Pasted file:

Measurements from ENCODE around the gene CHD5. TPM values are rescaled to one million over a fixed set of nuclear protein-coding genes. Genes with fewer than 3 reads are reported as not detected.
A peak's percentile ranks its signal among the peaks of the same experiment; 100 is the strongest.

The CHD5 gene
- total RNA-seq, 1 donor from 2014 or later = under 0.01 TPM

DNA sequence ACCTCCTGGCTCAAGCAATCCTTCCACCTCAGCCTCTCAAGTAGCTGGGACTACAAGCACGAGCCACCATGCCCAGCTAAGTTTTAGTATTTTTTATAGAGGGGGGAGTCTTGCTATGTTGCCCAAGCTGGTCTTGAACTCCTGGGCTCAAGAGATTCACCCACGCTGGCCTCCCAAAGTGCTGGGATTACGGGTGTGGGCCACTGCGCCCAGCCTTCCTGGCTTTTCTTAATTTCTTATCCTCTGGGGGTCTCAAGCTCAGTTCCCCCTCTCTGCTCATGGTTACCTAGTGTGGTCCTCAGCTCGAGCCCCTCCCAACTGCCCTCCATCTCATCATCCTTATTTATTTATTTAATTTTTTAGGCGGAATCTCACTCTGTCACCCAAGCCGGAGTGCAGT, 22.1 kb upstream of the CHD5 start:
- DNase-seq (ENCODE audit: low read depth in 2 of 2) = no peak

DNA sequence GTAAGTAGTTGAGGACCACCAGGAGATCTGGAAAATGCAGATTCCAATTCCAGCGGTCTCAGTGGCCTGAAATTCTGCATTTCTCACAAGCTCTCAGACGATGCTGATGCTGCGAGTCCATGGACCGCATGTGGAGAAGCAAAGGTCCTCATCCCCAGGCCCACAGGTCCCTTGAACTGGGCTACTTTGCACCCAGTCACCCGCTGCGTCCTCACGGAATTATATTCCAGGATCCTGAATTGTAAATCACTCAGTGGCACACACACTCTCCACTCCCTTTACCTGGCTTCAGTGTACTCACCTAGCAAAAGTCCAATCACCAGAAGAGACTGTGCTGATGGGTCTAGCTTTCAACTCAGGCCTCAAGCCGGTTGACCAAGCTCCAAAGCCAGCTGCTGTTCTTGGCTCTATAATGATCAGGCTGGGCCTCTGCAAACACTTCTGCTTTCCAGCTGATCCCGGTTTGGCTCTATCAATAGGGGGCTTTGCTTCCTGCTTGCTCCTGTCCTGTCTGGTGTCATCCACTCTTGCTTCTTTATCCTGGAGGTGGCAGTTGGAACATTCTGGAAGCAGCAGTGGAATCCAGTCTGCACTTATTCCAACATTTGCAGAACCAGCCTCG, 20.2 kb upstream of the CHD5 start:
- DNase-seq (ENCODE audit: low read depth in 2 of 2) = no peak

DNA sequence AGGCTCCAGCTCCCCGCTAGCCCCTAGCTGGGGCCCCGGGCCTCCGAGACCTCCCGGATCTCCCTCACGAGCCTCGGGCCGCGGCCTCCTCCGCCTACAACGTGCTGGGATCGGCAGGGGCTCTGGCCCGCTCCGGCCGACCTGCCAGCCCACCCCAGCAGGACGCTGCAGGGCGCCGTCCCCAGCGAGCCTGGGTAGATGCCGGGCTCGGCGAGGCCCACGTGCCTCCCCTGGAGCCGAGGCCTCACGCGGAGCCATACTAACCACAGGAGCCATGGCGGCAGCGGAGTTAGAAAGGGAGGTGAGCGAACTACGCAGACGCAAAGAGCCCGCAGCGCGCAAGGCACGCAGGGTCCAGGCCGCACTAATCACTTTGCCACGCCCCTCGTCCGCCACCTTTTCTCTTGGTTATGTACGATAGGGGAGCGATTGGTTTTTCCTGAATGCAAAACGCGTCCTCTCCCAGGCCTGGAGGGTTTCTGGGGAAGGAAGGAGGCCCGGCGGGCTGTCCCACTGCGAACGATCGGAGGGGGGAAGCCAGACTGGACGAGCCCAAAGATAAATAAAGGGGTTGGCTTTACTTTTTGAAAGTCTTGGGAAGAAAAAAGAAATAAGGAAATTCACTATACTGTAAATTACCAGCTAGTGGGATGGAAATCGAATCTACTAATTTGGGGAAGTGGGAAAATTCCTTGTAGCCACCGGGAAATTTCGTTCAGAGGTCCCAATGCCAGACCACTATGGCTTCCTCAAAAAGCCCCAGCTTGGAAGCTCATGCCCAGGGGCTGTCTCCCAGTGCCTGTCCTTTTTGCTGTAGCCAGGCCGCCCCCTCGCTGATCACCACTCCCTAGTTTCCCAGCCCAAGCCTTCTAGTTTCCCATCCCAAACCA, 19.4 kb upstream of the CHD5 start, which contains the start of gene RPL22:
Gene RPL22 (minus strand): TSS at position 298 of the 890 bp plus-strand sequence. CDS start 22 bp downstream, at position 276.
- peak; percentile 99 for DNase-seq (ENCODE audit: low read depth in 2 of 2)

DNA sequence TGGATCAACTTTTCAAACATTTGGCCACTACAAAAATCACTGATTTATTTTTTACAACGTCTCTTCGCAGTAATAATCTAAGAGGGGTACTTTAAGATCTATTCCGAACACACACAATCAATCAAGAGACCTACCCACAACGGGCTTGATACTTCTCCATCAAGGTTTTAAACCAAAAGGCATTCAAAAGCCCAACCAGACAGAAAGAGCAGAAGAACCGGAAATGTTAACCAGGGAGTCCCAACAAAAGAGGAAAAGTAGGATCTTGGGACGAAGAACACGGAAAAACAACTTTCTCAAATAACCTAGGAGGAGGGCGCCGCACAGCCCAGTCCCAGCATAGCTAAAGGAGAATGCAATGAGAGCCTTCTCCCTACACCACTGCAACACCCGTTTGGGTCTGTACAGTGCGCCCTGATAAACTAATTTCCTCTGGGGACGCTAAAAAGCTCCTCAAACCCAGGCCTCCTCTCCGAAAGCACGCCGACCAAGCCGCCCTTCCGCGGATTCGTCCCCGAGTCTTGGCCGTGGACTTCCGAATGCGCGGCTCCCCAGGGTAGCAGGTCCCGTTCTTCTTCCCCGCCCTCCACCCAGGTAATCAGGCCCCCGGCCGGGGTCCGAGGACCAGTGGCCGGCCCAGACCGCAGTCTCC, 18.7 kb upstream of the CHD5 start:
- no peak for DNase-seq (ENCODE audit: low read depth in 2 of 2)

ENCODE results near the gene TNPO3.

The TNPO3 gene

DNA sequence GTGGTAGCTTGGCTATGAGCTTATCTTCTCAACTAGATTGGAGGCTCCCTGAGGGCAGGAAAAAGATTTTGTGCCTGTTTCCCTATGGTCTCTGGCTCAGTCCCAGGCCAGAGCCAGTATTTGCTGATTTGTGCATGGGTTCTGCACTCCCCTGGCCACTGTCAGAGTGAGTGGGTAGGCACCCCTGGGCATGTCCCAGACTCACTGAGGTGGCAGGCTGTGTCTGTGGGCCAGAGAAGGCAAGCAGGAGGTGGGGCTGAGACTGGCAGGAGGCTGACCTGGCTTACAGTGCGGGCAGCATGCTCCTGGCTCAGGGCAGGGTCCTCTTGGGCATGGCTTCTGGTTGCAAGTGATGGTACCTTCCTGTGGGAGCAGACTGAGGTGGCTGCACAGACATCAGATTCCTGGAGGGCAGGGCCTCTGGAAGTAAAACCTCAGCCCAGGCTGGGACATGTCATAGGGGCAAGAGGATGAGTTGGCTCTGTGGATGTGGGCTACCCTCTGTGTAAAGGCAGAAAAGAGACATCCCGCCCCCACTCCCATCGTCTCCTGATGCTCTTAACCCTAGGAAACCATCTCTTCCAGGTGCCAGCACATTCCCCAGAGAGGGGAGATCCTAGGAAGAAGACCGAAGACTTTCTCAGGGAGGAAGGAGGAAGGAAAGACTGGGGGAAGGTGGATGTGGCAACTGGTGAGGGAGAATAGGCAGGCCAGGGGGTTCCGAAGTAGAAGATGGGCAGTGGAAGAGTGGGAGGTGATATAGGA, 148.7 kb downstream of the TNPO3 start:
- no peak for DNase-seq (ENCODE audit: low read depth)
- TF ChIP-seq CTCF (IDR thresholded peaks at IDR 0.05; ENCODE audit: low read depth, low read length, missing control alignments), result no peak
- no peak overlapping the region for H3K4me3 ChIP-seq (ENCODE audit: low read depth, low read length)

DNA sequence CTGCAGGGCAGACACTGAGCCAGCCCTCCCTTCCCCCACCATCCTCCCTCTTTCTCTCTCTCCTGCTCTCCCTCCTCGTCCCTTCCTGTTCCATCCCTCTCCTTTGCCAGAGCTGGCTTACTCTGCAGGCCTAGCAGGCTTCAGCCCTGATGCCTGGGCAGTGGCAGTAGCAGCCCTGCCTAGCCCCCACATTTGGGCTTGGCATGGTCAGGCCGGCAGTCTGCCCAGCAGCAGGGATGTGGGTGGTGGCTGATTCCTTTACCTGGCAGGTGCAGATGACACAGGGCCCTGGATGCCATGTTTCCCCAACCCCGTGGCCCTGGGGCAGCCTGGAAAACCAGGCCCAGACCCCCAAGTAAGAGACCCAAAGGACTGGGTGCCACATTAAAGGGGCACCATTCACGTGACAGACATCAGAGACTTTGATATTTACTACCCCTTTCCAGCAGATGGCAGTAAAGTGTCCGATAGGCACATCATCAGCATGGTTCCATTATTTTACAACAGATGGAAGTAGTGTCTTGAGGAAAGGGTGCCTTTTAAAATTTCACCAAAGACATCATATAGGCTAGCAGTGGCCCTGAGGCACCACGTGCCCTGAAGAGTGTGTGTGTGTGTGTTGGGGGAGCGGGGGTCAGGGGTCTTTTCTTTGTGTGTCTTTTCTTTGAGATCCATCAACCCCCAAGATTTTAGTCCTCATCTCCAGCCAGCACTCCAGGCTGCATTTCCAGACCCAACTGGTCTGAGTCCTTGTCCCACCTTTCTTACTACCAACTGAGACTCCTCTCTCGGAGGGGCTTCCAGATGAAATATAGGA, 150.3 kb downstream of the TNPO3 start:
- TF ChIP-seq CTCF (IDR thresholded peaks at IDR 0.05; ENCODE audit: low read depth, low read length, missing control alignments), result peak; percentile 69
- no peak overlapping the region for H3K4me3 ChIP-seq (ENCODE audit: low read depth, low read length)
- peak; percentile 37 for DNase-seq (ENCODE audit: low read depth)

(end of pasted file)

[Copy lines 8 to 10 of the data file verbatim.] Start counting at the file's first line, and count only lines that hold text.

- DNase-seq (ENCODE audit: low read depth in 2 of 2) = no peak

DNA sequence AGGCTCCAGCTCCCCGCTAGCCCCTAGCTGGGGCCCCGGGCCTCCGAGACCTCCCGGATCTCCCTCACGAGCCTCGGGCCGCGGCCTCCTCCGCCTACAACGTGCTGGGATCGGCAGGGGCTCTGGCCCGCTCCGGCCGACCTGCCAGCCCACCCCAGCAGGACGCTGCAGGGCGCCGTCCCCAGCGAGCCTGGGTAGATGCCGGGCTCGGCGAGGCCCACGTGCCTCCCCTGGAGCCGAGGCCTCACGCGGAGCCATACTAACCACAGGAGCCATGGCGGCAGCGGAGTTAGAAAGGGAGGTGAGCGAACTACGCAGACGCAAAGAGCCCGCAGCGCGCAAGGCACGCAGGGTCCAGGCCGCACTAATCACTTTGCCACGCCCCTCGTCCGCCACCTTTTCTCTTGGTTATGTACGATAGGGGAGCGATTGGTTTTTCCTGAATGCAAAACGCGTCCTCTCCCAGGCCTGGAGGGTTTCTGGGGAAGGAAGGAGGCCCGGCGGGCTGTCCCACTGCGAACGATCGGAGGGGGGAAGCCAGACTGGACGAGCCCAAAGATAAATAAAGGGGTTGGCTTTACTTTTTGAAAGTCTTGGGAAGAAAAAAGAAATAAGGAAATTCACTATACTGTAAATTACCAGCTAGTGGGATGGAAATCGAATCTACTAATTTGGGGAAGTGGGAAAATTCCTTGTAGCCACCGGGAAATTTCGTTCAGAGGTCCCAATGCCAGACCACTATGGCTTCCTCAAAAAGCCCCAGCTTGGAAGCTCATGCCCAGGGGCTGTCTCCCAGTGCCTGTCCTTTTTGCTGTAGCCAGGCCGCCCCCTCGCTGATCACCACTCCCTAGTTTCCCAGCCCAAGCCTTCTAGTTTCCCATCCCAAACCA, 19.4 kb upstream of the CHD5 start, which contains the start of gene RPL22:
Gene RPL22 (minus strand): TSS at position 298 of the 890 bp plus-strand sequence. CDS start 22 bp downstream, at position 276.